Wednesday, January 13, 2010

Speak no Evil

Vancouver Cannuck Alex Burrows says referee Stephane Auger told him he was going to settle a score based on disrespect and did.

Let’s be real here. Referees are people too. There are some players they like and some they don’t. Some players in this league get more leniency than others all the time based on their personality, reputation, resume and other factors. If any of the allegations of Burrows are true, the only thing Auger did wrong was say the words out loud. It absolutely goes on all the time and everyone knows it.

This controversy has many tentacles. Firstly, some players have complained to the league in the past about referees swearing at them on the ice. That is a ridiculous double standard. Watch the lips of the people on the ice during any NHL game. You can clearly see that players use foul language towards, at and about officials all the time. Players can’t continually swear at officials and then be offended when officials use foul language when communicating with them.

Officials are also in an impossible situation. There is one easy way to end all of this from happening. Under NHL rules an official is not obliged to speak with any player or coach. If he chooses to, only captains or designated alternates are supposed to be allowed to speak to the officials and only if invited to have a conversation by the official. If you watch hockey you know that all players and all coaches are continuously speaking or trying to speak to the officials. Every one of them could be penalized if the ref chose to.

Referees however can’t do that. If a player can’t communicate with an official he complains to his coach. If the coach can’t communicate with the ref he complains to his GM. The GM then calls the league and complains that officials wont communicate and the officials are then instructed to have more communication despite the fact they are supposed to have the individual power to either accept on ice communication or not.

Do referees make calls in games based on some personal bias towards some individuals or teams? Absolutely they do. All you have to do is to go through the game sheets to map the trends. These things are discussed privately with the NHL all the time. Is there a way to fix it? No. Not as long as you have human beings calling the games. Just like teachers at school, some students are treated differently for a variety of reasons. It might not be right, but it is reality.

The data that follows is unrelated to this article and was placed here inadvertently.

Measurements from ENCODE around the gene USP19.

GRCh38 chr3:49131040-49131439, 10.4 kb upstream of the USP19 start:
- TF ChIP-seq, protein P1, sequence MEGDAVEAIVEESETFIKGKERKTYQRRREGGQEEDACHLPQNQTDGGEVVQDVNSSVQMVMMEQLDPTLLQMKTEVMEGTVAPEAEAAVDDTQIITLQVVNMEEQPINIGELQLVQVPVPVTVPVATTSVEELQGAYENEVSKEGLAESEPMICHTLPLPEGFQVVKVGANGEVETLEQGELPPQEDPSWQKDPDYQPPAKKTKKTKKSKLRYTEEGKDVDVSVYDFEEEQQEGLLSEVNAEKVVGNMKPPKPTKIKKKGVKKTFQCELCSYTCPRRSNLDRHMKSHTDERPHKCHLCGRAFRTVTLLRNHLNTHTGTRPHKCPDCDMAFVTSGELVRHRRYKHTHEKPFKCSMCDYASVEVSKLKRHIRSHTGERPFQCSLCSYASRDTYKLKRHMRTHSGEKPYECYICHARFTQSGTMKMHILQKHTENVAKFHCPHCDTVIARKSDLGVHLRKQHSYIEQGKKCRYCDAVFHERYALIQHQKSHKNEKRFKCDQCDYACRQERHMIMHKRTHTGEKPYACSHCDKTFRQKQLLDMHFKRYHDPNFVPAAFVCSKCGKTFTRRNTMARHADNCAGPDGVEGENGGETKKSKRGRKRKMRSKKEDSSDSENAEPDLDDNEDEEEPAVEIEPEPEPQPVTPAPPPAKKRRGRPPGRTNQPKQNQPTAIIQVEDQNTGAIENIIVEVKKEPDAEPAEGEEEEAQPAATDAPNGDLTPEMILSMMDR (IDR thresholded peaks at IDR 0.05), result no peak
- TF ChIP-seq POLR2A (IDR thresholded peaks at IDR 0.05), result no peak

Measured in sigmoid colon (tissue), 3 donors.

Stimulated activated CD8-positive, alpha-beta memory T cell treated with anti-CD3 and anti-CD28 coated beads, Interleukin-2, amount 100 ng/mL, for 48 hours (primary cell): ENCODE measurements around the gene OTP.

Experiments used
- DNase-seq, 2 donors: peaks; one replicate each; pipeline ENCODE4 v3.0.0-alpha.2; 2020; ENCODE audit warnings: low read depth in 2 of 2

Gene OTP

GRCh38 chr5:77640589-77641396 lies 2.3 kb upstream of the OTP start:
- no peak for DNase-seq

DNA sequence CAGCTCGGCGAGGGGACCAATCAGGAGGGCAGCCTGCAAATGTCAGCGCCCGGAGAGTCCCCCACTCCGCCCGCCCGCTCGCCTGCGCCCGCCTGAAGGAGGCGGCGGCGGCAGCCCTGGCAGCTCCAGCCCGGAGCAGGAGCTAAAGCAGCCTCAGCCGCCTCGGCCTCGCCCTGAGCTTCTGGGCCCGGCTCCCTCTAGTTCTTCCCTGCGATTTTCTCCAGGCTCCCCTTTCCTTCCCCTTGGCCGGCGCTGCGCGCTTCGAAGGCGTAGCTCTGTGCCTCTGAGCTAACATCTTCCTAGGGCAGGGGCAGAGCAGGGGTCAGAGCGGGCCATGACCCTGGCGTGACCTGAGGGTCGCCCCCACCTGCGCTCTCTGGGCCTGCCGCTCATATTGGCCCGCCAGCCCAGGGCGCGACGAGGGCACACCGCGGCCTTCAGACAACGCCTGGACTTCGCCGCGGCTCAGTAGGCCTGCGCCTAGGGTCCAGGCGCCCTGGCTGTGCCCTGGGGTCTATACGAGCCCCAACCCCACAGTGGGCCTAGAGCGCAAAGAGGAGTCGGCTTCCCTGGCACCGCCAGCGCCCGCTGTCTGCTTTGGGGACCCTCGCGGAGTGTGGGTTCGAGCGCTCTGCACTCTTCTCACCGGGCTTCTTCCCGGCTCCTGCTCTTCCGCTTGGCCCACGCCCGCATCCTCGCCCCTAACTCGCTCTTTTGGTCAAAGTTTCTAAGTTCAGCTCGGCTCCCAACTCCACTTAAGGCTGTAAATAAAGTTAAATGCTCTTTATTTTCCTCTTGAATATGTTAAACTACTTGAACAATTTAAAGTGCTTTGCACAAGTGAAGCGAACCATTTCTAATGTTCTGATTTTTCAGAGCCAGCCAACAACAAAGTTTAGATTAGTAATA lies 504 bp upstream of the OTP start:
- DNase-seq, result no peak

If Alex Burrows wanted the relationship fixed with Stephane Auger he should have done it quietly and privately. If Auger wanted to keep this from becoming public he should have just nodded to Burrows and skated away.

Why was Burrows disciplined by the league and not Auger? Because Burrows broke the publicity code by talking to the media about it and any discipline for Auger would have created at least the impression there may be credibility issues in his calling of games as it relates to fairness and unbiased neutrality.

At the end of the day Burrows broke the un-spoken code about speaking. That is the greater sin in the NHL, even if he was completely correct in everything he said.

See you at the rink.


Anonymous said...

I understand where you're coming from. I think your analysis is spot on. But, I also think that the NHL has to improve in this area.

The idea of "a code" is kinda bush-league, in my books. I have no doubt that it exists. A better description may be "the culture of the NHL". I think that it has to change if it wants to grow its fan base.

If it doesn't want to grow, don't change. But, if it wants to grow, I think it has to change.

Having "a code" that isn't clearly spelled out by the rules, implies that the NHL is exclusionary. Meaning that you're not part of the sport unless you understand the "way things really work" outside of the rules.

That's how old boys clubs work. Those barriers exist in all walks of life, but the trend is that they are falling. Transparency is "in".

The NHL will always be popular in Canada. But, I think that its culture helps to impede growth in the US. The game becomes difficult to understand. Fans cannot fully engage emotionally because someone from the Canadian media tells them that some inexplicable behaviour is part of the "code".

I think Alex Burrows did the right thing. Video shows that he may have a point. The NHL is insulting the intelligence of the fan base by acting like Auger is completely innocent.

Coming out and saying "that after speaking to both parties there is insufficient evidence to make a ruling" would have been fine. No need to reprimand Burrows. Save the fines for instances where it's clear that the player is wrong.

Had they handled it properly, Burrows would have advanced the idea that refs are fallible. Auger would have felt like he was "on notice". And, he should feel that way.

Fans are not stupid. They see the video. The NHL should stop pretending the fans are stupid.

In this instance, the NHL reminds me of how the RCMP defends fellow members when they do wrong. If someone does something wrong, say it's wrong. People are not so stupid that they'll take down the whole organization. They know to fault the wrong doer.

Anonymous said...

But the "code" is wrong, therefore you should have denounced it Dean! I disagree it can't be fixed...all it takes is for some people to start speaking out against it and making it unacceptable & risky for the official to act this way.

Auger should think about how to make himself a better ref instead of issuing threats...